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To do this electronically would get messy since you would have to use either a DC to DC converter or build a pulse width modulator and run it at about 50% duty factor. Another thing that could work would be to use a series resistor. Problem being that you have to know how much current the motor draws while being used to make the calcualtion of the resistance. If you wanted to drop 7 v with a motor that is drawing 5A you would have to use a 1.4 ohm, 35 watt resistor (that is the smallest wattage you could use, better would be 50W). YOu can look around on the web on how to make a pulse width modulator with lm 555 chips, or regular PWM chips. All you would need would be the PWM chip, coupld of FET's and a variable resistor. but just using a smaller supply is the easiest.
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Old 05-04-2005, 02:56 PM   #11
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buying a 80x1 arm and setting the timing to 0 is the easier solution. I use a 55 turn lathe motor, and at 12V it does seem to have too many RPM. I run my Hudy lathe off of a 4 cell pack.
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Old 05-04-2005, 03:42 PM   #12
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You got a motor lathe, isn't it about time you got a charger that does motor run-in's and hence powers lathes? I have no idea what the voltage is on the motor that came with the Hudy lathe I got but I run it at 2 volts cutting with a diamond bit and cuts great!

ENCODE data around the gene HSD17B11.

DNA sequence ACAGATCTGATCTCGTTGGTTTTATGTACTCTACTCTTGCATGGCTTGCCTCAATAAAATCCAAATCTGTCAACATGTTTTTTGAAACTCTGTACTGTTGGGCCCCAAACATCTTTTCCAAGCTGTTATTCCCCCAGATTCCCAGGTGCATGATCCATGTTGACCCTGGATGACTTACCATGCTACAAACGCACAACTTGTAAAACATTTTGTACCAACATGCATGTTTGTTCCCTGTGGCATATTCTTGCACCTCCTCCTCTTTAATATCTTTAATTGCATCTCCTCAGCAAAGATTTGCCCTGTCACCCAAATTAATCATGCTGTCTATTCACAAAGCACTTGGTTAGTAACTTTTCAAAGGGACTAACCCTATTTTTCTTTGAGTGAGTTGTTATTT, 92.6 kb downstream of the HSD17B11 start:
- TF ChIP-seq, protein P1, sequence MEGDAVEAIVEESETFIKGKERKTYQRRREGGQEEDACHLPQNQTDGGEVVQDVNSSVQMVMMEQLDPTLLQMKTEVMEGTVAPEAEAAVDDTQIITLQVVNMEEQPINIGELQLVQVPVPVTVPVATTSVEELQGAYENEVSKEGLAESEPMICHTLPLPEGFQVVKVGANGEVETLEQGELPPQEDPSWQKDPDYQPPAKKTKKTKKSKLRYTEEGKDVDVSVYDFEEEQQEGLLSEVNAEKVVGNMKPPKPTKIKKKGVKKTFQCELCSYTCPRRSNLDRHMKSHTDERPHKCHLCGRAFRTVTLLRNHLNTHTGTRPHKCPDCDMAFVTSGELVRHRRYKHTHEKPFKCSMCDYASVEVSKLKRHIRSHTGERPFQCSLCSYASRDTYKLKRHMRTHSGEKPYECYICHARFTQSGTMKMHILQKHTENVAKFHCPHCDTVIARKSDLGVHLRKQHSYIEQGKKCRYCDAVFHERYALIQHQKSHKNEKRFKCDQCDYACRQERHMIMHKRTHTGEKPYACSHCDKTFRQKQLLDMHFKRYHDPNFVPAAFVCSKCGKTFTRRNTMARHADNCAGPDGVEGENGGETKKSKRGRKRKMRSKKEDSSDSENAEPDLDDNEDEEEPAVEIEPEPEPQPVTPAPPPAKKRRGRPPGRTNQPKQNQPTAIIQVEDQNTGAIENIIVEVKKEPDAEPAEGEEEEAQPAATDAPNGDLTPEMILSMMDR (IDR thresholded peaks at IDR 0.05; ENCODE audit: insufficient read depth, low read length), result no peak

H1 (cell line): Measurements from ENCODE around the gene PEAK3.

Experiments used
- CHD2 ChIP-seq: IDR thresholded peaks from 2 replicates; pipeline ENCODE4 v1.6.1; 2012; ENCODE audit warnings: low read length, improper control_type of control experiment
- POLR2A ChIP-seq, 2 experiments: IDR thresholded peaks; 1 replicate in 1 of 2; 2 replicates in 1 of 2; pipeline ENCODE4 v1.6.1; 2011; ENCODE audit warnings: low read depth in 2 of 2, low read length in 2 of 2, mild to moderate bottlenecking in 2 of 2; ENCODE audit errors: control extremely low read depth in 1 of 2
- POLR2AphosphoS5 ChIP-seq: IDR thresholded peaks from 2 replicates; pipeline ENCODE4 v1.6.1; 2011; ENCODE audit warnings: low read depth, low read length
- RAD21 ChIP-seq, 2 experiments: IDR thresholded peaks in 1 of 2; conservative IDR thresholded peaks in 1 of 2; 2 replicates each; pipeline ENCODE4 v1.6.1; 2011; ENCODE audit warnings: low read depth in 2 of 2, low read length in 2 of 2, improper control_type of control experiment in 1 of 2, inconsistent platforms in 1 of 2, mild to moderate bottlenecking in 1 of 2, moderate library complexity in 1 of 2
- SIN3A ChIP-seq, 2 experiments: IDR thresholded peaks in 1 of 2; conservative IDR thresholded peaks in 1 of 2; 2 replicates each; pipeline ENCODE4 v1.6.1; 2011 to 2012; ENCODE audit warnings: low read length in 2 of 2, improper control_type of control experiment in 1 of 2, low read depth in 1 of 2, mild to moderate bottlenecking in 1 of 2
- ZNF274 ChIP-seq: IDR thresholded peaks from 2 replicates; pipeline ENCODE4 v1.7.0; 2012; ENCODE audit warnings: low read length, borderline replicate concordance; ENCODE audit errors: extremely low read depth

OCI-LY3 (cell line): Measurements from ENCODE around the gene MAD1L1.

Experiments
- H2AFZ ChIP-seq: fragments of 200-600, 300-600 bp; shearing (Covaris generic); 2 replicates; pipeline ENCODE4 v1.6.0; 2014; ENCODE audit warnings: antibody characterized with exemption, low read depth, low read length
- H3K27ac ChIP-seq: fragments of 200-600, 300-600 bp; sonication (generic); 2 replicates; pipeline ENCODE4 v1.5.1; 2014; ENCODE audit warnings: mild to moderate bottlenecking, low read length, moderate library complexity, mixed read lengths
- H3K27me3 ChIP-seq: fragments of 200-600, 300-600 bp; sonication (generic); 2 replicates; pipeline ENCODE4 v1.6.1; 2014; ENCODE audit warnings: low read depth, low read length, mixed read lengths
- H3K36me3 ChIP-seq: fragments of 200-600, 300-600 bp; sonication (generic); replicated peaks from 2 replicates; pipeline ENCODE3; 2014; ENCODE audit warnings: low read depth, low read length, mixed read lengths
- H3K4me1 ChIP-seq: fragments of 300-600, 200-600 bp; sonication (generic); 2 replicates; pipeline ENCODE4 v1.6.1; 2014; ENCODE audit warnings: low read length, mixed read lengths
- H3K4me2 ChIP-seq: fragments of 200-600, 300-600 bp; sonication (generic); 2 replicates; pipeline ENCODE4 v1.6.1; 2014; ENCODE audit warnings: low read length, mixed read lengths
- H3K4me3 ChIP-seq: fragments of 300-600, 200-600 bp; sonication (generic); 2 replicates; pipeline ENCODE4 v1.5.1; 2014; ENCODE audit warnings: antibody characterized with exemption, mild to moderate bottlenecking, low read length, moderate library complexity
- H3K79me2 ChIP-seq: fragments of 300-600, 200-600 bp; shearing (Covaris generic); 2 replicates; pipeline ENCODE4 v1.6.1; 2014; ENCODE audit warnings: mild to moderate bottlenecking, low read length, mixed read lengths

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Old 05-04-2005, 04:39 PM   #13
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go to www.hobbytalk.com go to the top and look for hobbyshopper. look for the 12volt motor lathe. i use these for the lathe and brush serrator. just hook up to your power supply.
these turn slow enough and will not burn your bit. i bought a heavy duty inline rocker switch. same as on a lamp cord and used 12guage speaker wire. speaker wire is alot cheaper
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Old 05-04-2005, 07:05 PM   #14
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I used to use a Johnson 540 and a 4cell pack for my lathe,

now I use my Team MM motor master to power it,
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Old 05-04-2005, 10:22 PM   #15
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if you want to do a pwm type of deal and alter the duty cycle555lm cmos timer from radio shack. You can reduce the voltage going to the chip to logic level (+5v) with the good ol r-shack voltage regulator which would eliminate the need for a ginourmous resistor. You set the freq by placing resistors and a capacitor across a couple of pins. I used one recently in a voltage multiplier but the concept works for reduction as well. You will need some sort of transistor drive to handle the current going to the motor via a mosfet , you can setup a totem pole arrangement (non-inverting) with an npn/pnp combo of transistors which can be used to drive a mosfet(s). If you want to google non-inverting bi-polar totem pole, you can get a schematic for the driver. The mosfets you just wire in parallel until they handle enough amperage, 3 irf510s (availible at radio shack) should be enough.